Climatic Change

, Volume 118, Issue 3, pp 771–782

Global increase in record-breaking monthly-mean temperatures


    • Earth System AnalysisPotsdam Institute for Climate Impact Research
  • Alexander Robinson
    • Earth System AnalysisPotsdam Institute for Climate Impact Research
    • Astrofísica y CC de la AtmósferaUniversidad Complutense de Madrid
  • Stefan Rahmstorf
    • Earth System AnalysisPotsdam Institute for Climate Impact Research

DOI: 10.1007/s10584-012-0668-1

Cite this article as:
Coumou, D., Robinson, A. & Rahmstorf, S. Climatic Change (2013) 118: 771. doi:10.1007/s10584-012-0668-1


The last decade has produced record-breaking heat waves in many parts of the world. At the same time, it was globally the warmest since sufficient measurements started in the 19th century. Here we show that, worldwide, the number of local record-breaking monthly temperature extremes is now on average five times larger than expected in a climate with no long-term warming. This implies that on average there is an 80 % chance that a new monthly heat record is due to climatic change. Large regional differences exist in the number of observed records. Summertime records, which are associated with prolonged heat waves, increased by more than a factor of ten in some continental regions including parts of Europe, Africa, southern Asia and Amazonia. Overall, these high record numbers are quantitatively consistent with those expected for the observed climatic warming trend with added stationary white noise. In addition, we find that the observed records cluster both in space and in time. Strong El Niño years see additional records superimposed on the expected long-term rise. Under a medium global warming scenario, by the 2040s we predict the number of monthly heat records globally to be more than 12 times as high as in a climate with no long-term warming.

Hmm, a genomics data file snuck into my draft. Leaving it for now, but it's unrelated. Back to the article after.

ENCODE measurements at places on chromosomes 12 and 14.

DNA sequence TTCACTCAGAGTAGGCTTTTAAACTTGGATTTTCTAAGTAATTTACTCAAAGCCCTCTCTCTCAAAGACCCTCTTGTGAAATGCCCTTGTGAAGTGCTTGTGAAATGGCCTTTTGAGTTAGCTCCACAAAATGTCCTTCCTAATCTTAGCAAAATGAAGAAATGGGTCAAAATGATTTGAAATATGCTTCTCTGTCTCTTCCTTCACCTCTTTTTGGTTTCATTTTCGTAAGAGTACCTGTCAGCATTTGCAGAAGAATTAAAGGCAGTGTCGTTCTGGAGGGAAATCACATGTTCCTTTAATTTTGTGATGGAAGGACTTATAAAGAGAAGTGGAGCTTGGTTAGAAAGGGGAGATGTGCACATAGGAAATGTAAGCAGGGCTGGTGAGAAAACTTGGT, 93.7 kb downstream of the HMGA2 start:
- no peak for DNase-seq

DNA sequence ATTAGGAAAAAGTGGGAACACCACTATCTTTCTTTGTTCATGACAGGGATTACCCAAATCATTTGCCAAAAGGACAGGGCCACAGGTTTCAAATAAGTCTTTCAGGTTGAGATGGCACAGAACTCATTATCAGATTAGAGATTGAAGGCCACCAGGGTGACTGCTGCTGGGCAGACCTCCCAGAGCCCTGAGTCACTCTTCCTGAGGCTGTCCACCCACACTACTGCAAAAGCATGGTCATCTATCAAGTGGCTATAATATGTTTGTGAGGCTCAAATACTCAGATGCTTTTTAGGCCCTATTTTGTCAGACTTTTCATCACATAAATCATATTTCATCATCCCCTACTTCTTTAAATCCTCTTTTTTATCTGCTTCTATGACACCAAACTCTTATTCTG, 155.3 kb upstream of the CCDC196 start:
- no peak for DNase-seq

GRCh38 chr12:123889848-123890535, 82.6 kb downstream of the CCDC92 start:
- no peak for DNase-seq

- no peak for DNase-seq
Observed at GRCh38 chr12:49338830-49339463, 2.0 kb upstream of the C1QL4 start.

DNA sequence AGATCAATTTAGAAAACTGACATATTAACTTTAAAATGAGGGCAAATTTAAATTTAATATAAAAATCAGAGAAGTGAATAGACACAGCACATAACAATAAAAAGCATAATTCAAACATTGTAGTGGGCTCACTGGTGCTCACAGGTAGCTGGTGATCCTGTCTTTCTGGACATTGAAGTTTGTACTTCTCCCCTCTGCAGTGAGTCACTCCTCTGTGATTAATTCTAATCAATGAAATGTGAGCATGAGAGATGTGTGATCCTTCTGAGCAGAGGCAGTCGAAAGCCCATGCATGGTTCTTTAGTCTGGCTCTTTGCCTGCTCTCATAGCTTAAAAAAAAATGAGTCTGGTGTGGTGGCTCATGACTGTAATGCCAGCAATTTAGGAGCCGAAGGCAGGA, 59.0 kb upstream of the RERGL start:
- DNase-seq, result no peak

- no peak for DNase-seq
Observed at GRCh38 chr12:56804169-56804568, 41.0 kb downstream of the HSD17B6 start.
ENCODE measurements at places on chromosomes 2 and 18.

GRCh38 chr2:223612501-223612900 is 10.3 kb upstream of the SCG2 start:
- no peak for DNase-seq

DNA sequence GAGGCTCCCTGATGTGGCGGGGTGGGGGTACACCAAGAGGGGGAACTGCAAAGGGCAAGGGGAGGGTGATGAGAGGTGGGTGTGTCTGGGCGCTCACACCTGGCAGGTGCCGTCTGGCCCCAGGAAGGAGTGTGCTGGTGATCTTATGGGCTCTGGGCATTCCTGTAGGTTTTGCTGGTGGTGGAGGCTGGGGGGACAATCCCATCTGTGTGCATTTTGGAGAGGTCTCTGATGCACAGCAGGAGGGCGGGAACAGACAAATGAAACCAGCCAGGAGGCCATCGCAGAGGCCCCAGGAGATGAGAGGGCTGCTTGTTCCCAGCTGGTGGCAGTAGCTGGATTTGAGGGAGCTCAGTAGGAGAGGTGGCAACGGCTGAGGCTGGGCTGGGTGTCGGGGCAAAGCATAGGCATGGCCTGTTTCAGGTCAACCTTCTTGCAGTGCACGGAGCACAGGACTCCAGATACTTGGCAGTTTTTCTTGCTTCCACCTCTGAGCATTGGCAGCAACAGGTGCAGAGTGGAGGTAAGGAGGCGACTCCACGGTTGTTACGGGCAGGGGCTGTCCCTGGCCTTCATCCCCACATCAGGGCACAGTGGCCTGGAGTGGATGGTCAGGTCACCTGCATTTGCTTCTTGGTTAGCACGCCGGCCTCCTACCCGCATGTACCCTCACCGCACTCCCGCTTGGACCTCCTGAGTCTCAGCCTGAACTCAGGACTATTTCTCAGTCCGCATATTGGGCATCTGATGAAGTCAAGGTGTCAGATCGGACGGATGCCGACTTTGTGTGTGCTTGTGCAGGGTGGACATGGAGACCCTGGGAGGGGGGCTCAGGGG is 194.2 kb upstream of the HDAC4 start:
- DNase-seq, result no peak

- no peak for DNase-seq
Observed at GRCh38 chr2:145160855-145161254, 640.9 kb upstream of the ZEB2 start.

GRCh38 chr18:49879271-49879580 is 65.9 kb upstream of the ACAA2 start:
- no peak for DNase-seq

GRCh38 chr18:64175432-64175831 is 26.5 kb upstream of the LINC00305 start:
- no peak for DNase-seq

Supplementary material

10584_2012_668_MOESM1_ESM.pdf (197 kb)
SOM Fig. 1 Global-mean surface temperatures from NASA-GISS2 over the last 131 years for each month. Latitudinal distributions of zonal mean (b) trend and (c) standard deviation for periods 1880–2010, 1911–1940 and 1971–2010. (PDF 196 kb)
10584_2012_668_MOESM2_ESM.png (488 kb)
SOM Fig. 2 Global maps of serial correlation in non-linearly detrended monthly time-series for boreal summer (top) and austral summer (bottom). Over all continents and almost all ocean regions serial correlation is between −0.2 and 0.2. (PNG 488 kb)
10584_2012_668_MOESM3_ESM.png (107 kb)
SOM Fig. 3 Results of Monte Carlo experiments showing the deviation of the number of records compared to the iid-solution (1/n) for different levels of autocorrelation. The red dots indicate the mean and the red lines the 5–95 % confidence interval of each Monte Carlo experiment. For autocorrelations from −0.9 to +0.4 the number of records is statistically not significantly different from the iid solution. (PNG 106 kb)
10584_2012_668_MOESM4_ESM.png (618 kb)
SOM Fig. 4 Number of records in the non-linearly detrended time series, globally averaged (top) and averaged over continents (middle) and oceans (bottom). It shows that the iid-expected 1/n produces accurate results for the number of continental records over a 10 year period. Peaks in the detrended time series for individual years (i.e. 1983 & 1998) are discussed in the main text. (PNG 617 kb)
10584_2012_668_MOESM5_ESM.pdf (85 kb)
SOM Fig. 5 Latitudinal distributions of the zonal-mean record ratio X as observed (dashed) and estimated by Eq. 2 (solid), for boreal (a) winter, (b) spring, (c) summer, (d) autumn and (e) annual mean, using the 1971–2010 dataset. (PDF 84 kb)

Copyright information

© Springer Science+Business Media Dordrecht 2013